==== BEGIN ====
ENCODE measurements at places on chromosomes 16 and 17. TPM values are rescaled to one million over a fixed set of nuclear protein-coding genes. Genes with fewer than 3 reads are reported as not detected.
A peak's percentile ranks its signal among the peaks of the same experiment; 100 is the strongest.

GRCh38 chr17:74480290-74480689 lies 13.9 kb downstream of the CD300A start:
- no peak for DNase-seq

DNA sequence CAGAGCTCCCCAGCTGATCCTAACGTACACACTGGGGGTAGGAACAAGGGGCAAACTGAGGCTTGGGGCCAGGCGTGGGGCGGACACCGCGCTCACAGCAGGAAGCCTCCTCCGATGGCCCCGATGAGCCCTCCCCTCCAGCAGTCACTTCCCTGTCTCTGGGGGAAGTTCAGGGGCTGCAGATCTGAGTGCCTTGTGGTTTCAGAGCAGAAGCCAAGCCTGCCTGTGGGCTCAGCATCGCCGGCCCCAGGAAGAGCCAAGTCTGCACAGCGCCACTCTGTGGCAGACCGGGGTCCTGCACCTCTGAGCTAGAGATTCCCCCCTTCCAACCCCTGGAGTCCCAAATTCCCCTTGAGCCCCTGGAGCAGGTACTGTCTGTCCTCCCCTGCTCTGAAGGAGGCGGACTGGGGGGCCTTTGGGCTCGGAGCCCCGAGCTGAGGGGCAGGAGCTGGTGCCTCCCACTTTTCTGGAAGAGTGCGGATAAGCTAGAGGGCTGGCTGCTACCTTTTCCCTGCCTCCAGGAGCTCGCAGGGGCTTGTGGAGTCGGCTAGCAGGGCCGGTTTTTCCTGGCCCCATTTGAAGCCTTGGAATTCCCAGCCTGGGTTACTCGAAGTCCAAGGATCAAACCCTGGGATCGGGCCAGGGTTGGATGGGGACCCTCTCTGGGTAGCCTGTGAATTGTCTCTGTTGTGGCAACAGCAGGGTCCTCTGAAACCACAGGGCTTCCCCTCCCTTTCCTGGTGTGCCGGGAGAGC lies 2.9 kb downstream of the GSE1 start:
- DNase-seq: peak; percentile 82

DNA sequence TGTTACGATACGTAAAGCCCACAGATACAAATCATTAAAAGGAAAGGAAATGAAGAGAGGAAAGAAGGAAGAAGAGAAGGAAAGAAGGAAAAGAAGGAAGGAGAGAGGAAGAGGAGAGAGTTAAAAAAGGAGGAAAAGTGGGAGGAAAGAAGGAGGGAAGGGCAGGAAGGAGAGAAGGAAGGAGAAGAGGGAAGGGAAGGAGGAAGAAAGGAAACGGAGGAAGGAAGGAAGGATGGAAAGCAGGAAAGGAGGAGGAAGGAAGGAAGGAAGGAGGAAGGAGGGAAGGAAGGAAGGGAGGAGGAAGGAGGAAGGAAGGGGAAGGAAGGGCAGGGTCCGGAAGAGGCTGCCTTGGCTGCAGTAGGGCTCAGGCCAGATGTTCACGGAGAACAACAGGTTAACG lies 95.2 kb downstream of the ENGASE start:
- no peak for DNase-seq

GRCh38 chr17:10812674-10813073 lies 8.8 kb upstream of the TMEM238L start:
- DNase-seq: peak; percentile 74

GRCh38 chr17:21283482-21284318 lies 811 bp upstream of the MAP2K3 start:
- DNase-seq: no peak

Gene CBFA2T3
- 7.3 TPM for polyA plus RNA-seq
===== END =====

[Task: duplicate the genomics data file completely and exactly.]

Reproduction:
ENCODE measurements at places on chromosomes 16 and 17. TPM values are rescaled to one million over a fixed set of nuclear protein-coding genes. Genes with fewer than 3 reads are reported as not detected.
A peak's percentile ranks its signal among the peaks of the same experiment; 100 is the strongest.

GRCh38 chr17:74480290-74480689 lies 13.9 kb downstream of the CD300A start:
- no peak for DNase-seq

DNA sequence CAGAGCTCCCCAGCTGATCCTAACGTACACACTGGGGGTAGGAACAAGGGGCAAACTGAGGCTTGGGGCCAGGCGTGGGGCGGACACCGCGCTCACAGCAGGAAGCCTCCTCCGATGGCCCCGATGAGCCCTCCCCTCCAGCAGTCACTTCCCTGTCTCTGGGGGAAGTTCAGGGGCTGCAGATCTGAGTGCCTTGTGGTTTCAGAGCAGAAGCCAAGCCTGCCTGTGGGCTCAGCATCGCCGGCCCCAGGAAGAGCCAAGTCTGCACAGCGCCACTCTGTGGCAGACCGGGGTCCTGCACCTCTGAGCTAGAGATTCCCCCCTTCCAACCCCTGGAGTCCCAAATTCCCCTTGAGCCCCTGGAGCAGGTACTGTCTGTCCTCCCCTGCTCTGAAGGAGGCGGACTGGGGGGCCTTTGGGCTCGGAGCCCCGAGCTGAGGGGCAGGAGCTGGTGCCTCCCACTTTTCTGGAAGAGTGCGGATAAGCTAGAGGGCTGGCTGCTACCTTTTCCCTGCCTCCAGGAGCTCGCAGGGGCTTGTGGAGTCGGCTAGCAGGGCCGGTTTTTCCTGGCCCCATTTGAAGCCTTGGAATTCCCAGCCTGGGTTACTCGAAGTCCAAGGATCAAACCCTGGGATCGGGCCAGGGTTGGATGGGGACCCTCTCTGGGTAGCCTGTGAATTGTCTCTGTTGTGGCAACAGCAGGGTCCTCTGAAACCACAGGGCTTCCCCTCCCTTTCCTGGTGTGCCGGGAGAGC lies 2.9 kb downstream of the GSE1 start:
- DNase-seq: peak; percentile 82

DNA sequence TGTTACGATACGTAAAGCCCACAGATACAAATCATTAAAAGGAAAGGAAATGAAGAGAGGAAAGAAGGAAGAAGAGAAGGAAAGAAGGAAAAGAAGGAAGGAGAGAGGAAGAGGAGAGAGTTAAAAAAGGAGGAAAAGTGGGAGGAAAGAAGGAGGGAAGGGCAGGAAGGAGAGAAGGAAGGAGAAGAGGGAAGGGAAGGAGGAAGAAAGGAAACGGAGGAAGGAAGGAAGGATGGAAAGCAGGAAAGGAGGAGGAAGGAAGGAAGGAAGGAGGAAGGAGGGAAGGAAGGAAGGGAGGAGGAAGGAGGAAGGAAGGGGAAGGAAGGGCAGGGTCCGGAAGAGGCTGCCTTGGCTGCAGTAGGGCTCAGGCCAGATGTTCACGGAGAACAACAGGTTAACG lies 95.2 kb downstream of the ENGASE start:
- no peak for DNase-seq

GRCh38 chr17:10812674-10813073 lies 8.8 kb upstream of the TMEM238L start:
- DNase-seq: peak; percentile 74

GRCh38 chr17:21283482-21284318 lies 811 bp upstream of the MAP2K3 start:
- DNase-seq: no peak

Gene CBFA2T3
- 7.3 TPM for polyA plus RNA-seq